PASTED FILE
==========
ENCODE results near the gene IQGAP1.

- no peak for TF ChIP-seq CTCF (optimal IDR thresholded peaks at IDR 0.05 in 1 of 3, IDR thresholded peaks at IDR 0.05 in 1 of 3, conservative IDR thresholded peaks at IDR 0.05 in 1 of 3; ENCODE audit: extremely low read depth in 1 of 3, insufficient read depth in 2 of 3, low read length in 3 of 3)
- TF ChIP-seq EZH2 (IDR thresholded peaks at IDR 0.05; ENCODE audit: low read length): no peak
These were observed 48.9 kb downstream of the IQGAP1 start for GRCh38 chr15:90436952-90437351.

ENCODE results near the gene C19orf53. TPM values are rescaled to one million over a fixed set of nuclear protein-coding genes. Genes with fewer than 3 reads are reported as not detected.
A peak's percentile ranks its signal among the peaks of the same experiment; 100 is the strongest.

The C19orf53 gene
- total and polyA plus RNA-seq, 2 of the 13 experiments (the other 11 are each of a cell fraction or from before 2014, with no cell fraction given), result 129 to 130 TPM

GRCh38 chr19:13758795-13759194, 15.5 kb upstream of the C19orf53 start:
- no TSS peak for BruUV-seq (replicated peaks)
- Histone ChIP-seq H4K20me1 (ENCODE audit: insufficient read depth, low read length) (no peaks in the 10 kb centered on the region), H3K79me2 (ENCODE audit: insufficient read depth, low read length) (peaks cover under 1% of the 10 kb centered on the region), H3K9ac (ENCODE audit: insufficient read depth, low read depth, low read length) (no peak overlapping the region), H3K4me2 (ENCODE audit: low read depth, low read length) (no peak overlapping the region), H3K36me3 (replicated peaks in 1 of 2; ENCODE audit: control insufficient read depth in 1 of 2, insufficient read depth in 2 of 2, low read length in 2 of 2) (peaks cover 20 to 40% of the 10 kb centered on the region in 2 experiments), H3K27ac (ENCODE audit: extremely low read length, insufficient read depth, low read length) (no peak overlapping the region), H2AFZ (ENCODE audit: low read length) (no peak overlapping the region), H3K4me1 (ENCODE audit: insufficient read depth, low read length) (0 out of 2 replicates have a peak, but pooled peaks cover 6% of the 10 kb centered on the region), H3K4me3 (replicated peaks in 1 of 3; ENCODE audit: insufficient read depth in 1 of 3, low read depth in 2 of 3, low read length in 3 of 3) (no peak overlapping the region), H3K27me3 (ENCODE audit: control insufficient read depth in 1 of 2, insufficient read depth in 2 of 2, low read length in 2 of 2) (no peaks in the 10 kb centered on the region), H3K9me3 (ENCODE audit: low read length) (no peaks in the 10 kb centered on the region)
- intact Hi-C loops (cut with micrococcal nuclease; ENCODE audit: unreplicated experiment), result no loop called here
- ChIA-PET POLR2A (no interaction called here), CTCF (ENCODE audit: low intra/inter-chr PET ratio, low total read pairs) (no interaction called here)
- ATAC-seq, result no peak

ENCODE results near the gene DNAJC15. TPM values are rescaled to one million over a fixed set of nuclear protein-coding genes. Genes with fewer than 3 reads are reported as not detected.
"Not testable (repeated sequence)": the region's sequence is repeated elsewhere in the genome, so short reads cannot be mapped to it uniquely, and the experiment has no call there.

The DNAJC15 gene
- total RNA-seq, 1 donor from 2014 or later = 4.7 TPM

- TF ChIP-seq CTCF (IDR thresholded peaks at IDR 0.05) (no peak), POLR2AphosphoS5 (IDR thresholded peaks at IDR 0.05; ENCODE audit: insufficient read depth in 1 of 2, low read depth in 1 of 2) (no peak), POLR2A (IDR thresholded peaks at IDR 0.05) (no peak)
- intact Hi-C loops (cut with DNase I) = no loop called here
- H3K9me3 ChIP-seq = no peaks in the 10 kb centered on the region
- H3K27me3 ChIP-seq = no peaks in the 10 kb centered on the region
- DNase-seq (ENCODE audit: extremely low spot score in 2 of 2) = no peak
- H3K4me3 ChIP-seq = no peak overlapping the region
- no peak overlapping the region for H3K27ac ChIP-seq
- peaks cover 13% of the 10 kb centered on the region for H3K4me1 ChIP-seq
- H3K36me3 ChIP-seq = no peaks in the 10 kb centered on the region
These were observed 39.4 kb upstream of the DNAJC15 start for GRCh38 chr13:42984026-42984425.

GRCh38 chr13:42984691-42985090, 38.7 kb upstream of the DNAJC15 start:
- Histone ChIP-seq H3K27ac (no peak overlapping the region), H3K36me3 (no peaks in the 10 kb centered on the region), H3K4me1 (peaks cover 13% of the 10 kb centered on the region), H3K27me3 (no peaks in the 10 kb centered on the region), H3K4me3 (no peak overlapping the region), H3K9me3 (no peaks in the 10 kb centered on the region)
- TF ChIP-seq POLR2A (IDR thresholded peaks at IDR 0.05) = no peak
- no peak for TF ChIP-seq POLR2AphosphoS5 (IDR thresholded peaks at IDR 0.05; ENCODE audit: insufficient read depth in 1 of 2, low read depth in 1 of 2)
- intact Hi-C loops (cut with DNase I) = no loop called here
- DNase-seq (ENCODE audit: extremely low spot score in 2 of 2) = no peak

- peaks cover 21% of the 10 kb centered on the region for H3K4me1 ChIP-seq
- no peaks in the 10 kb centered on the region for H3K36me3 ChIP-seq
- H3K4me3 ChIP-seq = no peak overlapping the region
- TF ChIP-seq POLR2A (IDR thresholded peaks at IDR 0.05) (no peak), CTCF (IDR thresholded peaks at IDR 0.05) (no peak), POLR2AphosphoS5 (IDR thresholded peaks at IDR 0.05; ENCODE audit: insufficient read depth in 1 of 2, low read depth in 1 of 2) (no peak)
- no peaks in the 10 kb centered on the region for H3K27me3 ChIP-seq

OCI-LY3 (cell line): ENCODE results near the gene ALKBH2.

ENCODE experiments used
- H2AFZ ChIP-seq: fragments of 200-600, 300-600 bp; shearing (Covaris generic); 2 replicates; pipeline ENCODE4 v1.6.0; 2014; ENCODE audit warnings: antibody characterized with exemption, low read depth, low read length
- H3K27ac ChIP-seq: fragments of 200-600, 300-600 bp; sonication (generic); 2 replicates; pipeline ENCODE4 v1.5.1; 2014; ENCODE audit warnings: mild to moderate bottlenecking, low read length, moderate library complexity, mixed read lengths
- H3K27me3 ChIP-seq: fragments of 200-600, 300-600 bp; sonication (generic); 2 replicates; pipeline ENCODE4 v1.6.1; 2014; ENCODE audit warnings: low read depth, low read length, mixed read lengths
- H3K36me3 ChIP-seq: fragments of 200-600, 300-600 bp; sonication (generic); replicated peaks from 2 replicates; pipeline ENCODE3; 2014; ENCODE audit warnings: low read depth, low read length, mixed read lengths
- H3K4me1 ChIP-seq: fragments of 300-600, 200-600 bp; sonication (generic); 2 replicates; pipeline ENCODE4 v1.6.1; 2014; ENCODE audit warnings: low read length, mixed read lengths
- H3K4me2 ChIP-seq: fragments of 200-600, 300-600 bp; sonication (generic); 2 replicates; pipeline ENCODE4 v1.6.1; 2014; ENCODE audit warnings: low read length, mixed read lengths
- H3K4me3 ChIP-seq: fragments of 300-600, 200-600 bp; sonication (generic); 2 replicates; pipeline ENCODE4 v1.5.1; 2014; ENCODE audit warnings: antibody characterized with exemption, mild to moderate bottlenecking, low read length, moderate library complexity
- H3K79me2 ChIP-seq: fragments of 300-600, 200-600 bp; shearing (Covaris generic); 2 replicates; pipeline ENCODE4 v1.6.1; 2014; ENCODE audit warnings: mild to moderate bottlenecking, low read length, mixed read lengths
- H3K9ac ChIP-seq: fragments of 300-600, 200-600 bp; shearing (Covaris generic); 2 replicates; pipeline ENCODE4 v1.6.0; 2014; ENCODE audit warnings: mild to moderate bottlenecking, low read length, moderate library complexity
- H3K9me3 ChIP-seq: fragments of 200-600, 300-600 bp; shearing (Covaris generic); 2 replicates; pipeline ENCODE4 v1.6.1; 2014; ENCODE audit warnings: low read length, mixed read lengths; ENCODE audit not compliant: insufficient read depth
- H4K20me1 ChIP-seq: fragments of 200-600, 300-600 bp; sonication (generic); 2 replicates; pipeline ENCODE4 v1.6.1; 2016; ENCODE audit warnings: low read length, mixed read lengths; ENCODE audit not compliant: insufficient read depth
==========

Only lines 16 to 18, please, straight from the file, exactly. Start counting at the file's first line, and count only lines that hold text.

"Not testable (repeated sequence)": the region's sequence is repeated elsewhere in the genome, so short reads cannot be mapped to it uniquely, and the experiment has no call there.

The DNAJC15 gene
- total RNA-seq, 1 donor from 2014 or later = 4.7 TPM